"Ed heads" deemed inappropriate at Lee support rally

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You won't be seeing "Ed heads" around anymore, especially not at the mayor's campaign events.

At a rally for Mayor Ed Lee at the Ella Hill Hutch Community Center Aug. 11, many turned out to demonstrate their support for the mayoral candidate. But several were asked to alter their signs and appearance before the press event got underway.

Performers from Chinatown-based Leung's White Crane performed a traditional lion dance with thundering drums and brightly colored costumes, and District 4 Sup. Carmen Chu introduced Lee by thanking him for getting into the race. Supporters bearing signs with slogans like "It's About Civility!" and "Ed Lee = Jobs 4 S.F." stood clustered together.

When Lee arrived, he spoke about setting a new tone in City Hall. "We have changed the tone in which we run government," he said, adding, "I still have in my mind the screaming and the yelling" that the city family used to engage in.  

Lee also spoke about promoting economic stability in San Francisco. A priority of his was "making our economy stable enough so companies like Twitter, Zynga, and Salesforce can come in" to create jobs and offer apprenticeships, he said. He also touted his role in making it easier for minority-owned and women-owned businesses to access to city contracting opportunities, and spoke about San Francisco as a place that drew international business interests. "We're a city that so many people want to come here to do business, to get business done," he said.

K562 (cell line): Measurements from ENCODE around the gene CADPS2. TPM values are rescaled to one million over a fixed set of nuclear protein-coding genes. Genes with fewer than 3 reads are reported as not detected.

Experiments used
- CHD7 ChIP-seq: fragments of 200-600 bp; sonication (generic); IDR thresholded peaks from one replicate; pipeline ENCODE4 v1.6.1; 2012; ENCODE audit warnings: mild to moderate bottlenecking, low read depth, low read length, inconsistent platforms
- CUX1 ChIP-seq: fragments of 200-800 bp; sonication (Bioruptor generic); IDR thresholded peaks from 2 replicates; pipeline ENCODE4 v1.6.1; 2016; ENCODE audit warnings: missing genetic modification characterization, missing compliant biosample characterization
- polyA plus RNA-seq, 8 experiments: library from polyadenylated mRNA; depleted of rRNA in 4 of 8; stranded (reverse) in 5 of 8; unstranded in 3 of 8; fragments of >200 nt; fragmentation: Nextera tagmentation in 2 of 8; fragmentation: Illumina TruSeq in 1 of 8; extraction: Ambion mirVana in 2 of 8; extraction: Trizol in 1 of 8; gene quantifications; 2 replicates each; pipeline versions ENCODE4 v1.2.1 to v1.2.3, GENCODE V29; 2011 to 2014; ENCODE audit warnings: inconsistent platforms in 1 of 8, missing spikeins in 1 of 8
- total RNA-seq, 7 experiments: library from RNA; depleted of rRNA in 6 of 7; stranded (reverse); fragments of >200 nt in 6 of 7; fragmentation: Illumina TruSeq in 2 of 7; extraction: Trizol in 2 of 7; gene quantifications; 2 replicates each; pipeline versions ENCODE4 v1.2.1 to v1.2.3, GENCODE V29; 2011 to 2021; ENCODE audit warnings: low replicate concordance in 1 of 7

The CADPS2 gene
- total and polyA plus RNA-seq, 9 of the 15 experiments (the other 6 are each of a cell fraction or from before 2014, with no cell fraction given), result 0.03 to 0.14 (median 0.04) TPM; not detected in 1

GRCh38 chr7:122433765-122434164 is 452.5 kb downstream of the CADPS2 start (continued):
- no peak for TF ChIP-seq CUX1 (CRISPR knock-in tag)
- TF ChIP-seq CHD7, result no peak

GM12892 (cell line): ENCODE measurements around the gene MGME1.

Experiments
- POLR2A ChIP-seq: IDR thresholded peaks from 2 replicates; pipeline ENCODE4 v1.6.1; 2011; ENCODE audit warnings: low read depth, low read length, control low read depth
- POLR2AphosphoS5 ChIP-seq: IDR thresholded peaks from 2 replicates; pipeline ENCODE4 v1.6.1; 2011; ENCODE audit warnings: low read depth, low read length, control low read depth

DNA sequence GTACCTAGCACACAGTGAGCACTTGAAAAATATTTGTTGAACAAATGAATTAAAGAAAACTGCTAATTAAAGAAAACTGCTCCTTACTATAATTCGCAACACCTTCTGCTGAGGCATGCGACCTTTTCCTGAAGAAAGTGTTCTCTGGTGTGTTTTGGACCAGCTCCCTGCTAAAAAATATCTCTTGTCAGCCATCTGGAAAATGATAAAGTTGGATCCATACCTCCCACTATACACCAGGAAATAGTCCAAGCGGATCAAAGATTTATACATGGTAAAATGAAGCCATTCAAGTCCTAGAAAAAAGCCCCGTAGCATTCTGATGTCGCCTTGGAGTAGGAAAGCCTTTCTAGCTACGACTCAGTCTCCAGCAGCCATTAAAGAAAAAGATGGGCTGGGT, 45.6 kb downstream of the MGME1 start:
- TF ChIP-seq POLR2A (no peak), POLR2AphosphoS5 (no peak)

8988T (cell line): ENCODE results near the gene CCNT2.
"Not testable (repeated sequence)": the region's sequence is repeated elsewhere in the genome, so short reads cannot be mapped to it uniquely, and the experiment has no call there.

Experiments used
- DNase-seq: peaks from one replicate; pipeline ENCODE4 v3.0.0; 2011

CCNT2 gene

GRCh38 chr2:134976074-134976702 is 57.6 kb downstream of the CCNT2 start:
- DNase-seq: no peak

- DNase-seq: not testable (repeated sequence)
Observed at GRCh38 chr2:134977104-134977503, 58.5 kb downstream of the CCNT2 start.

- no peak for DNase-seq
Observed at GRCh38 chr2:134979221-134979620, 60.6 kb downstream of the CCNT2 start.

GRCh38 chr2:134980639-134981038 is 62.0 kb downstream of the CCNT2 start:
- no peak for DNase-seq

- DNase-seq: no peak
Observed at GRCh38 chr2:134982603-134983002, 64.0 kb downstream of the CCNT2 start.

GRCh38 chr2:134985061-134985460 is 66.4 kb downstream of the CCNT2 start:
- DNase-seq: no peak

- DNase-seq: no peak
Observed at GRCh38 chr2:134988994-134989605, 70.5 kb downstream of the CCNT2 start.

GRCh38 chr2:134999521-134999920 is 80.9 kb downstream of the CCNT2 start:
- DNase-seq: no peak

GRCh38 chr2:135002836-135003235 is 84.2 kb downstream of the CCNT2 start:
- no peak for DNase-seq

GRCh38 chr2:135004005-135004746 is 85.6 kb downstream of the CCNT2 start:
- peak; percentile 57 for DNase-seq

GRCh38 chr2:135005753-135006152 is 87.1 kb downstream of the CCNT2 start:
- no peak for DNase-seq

Awhile before the mayor arrived, something a little strange happened when three supporters showed up with signs and T-shirts from the "Run, Ed, Run" campaign, which members of Lee's official mayoral campaign have cast as a completely separate, unaffiliated effort. The three -- who got pretty quiet when this reporter started asking questions and declined to give their names -- were apparently told they'd have to ditch the cartoon "Ed heads" stapled to their signs, because they started ripping them off their wooden posts and chucking them into a trash bin. One man peeled off a layer to get rid of his yellow "I'm an Ed Head" T-shirt. Asked who they were with, one woman responded that they were just there as "supporters" and had found out about it on Facebook. She seemed to be on a first-name basis with Ahsha Safai, who was there working with Lee's campaign team.

Asked about it later, Winnicker acknowledged that the campaign had asked them not to display materials from the "Run, Ed. Run" campaign, since Lee's mayoral campaign is a separate effort and they were intent on making that perfectly clear. He also pointed out that the San Francisco Ethics Commission had determined Monday that it would be permissible for volunteers from "Run, Ed, Run" to participate as volunteers in the official mayoral campaign.

Enrique Pearce of Left Coast Communications, who was instrumental in Progress for All's "Run, Ed, Run" campaign, later told the Guardian that he wasn't surprised that supporters who encouraged Lee to run would also be inclined to attend a support rally now that he's a candidate. "What you're seeing is an outpouring of some of the same people," he said. On the whole, Pearce said, "I don't really know what it goes to show."